Military Personnel Retention, Bonuses, and Civilian Labor Market Conditions
Early Career Research Award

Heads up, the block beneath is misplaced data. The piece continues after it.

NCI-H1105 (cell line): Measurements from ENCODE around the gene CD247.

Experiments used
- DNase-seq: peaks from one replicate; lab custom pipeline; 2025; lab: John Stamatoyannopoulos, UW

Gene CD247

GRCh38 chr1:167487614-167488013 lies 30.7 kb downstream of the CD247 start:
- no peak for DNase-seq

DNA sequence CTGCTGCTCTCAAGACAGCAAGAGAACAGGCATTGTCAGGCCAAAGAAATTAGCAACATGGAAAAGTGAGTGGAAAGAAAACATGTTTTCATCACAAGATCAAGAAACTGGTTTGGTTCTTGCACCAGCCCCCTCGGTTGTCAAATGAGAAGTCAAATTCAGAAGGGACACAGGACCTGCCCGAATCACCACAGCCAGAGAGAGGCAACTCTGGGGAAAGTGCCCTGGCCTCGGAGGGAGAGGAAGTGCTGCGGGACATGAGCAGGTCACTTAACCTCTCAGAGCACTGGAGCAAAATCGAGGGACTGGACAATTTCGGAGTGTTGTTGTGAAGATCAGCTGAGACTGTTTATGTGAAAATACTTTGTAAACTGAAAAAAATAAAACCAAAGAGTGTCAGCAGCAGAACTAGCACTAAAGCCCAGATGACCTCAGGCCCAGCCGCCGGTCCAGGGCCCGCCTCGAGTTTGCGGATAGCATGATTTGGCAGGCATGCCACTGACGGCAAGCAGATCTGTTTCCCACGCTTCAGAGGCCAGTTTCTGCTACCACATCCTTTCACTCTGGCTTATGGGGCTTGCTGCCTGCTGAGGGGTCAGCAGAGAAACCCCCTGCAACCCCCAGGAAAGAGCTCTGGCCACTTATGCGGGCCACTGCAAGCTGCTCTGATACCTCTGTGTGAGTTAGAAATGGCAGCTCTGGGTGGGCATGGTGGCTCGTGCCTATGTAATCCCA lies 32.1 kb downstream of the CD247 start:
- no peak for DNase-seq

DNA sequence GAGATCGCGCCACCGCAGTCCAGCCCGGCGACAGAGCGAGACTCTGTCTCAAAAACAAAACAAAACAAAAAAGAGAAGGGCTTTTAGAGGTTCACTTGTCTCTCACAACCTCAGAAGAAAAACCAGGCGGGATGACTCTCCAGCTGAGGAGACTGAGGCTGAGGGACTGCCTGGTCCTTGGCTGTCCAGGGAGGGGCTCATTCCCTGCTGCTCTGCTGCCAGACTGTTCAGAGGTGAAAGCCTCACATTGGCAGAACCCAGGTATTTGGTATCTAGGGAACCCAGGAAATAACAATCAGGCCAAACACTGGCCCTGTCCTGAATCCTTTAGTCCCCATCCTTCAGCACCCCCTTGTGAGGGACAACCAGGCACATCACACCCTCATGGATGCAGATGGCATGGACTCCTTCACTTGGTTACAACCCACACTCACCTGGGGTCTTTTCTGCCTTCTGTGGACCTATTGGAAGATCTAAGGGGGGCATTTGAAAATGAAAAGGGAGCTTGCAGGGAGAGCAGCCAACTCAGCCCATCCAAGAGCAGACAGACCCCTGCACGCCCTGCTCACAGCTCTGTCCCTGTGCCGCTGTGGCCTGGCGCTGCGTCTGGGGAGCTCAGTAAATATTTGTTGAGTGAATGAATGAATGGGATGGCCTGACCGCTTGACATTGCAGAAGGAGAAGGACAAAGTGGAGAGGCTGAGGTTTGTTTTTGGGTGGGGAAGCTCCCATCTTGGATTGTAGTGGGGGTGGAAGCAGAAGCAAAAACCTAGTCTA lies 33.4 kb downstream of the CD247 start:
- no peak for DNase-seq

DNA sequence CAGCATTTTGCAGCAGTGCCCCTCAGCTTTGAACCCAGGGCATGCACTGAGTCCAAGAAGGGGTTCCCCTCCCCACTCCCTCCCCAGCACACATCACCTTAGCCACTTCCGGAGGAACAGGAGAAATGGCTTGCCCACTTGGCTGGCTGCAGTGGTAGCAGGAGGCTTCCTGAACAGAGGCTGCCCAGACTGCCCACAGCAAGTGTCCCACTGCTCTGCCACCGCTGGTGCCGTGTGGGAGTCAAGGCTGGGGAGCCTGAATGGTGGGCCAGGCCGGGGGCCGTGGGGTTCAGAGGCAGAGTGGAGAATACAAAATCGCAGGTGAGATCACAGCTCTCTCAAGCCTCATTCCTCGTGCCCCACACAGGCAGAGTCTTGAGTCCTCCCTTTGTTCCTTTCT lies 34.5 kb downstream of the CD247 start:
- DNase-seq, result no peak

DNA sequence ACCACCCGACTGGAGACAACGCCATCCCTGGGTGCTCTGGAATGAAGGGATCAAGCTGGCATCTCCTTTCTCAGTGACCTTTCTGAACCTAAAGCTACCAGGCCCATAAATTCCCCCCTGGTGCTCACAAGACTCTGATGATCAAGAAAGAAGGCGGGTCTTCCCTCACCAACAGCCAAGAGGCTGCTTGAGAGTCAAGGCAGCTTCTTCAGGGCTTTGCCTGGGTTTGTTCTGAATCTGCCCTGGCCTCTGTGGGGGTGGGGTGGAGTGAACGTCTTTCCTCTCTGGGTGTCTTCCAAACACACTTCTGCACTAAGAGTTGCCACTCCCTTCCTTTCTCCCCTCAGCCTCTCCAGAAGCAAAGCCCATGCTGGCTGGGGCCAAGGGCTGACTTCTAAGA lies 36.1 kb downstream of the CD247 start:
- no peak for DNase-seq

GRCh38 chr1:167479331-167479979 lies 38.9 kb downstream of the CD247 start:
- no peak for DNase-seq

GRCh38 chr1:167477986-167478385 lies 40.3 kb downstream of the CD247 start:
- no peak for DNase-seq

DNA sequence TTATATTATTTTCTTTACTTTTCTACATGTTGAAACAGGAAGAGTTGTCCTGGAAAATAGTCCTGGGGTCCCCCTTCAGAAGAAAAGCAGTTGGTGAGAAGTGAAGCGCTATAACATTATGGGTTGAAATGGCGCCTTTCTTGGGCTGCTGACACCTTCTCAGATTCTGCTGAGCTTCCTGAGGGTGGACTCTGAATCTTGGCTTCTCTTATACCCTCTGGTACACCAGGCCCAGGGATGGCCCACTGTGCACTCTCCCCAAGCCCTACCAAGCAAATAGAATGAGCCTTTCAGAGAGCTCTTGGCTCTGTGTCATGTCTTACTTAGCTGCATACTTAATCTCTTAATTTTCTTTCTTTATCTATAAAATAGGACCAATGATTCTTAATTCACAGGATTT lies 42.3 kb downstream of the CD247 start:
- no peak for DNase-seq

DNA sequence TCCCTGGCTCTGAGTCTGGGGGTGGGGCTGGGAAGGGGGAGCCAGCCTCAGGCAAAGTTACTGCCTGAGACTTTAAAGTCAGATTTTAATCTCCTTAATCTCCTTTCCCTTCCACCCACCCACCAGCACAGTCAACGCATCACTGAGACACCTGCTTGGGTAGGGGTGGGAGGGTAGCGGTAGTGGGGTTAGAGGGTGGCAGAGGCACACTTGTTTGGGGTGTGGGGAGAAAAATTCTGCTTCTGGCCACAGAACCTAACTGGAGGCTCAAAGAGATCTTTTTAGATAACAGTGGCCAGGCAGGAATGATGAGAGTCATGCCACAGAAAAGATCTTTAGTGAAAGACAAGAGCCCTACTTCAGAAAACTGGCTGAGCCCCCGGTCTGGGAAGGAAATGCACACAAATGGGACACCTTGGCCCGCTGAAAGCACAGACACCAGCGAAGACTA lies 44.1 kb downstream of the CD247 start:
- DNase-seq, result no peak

The rigid pay structure for U.S. military personnel creates a challenge for retaining highly skilled individuals. Service members’ base pay depends only on rank and time in uniformed service, and with rigid promotion requirements, personnel who have attractive options in the civilian labor market high-demand skills are unlikely to receive a competitive pay offer in the military. One tool the services use to address this challenge is the elective Reenlistment Bonus (SRB), which offers eligible personnel classified in particular skill groups a substantial cash bonus upon reenlistment. By adjusting bonus levels for each skill group, the military can potentially retain sufficient personnel to meet its needs, much like the way that private employers would adjust salaries based on skill. Given that bonus amounts may be changed in response to civilian labor market conditions, this analysis will control for detailed information on the civilian unemployment rate and averages wages, matched as closely as possible to each service member’s location and career specialty. Simplifying assumptions about the reenlistment process will be relaxed by integrating the eligibility criteria into the econometric model. In particular, retention will be modeled as dependent on factors that may influence reenlistment eligibility in addition to factors that may influence reenlistment conditional on eligibility. The work will also explore other implications of bonus policies. Understanding the relative impact of bonuses on high-ability versus low ability personnel (as measured by standardized test scores) would provide insights into potential unintended consequences of bonuses. This research is applicable to military and civilian institutions. In addition to the proposed research, the applicant has conducted internal analysis for the Air Force that addresses similar questions and took some of the analytic steps proposed above. The proposed work would broaden the potential application of these methods to other military organizations.